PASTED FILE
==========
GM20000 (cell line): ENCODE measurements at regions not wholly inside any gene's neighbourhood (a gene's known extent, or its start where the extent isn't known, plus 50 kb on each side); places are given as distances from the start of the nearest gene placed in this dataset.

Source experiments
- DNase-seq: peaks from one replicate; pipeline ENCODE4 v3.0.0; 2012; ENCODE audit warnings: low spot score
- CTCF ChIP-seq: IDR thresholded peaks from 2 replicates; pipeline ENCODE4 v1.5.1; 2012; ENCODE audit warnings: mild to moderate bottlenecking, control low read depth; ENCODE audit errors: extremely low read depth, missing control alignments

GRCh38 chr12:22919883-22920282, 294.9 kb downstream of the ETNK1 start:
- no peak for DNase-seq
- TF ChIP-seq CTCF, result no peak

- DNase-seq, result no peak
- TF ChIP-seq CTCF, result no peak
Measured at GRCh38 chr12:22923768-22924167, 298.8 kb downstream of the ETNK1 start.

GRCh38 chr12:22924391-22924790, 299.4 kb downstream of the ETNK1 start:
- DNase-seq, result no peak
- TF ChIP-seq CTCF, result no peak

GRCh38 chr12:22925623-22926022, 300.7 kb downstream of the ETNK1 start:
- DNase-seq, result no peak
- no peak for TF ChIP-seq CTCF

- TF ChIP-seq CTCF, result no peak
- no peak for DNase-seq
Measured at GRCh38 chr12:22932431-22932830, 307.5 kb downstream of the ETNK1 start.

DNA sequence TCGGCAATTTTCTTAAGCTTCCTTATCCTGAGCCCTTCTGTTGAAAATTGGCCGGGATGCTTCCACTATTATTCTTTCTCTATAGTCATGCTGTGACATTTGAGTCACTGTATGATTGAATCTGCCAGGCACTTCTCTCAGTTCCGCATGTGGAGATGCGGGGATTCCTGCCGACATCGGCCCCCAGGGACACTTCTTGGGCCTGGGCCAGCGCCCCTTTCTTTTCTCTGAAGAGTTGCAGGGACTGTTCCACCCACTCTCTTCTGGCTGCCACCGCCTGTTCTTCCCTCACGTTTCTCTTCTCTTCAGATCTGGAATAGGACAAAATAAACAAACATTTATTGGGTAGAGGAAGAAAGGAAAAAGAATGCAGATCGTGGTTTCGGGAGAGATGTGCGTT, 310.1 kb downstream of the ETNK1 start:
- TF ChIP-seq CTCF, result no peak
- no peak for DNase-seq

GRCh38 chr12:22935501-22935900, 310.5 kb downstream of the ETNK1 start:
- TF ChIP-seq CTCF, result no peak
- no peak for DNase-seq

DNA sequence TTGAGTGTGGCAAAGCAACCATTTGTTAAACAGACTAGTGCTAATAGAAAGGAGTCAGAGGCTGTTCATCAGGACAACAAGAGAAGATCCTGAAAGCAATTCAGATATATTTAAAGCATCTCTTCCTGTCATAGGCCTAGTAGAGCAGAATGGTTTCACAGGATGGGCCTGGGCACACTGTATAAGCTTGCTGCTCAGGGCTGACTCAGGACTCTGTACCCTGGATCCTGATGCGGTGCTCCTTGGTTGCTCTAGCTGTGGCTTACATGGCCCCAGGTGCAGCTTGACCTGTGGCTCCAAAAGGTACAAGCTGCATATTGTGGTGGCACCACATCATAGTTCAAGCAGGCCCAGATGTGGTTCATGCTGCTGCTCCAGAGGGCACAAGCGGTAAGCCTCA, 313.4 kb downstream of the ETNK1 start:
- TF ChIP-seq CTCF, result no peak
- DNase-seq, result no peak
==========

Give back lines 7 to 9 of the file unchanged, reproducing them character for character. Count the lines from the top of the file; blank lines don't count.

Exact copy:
- TF ChIP-seq CTCF, result no peak

- DNase-seq, result no peak
- TF ChIP-seq CTCF, result no peak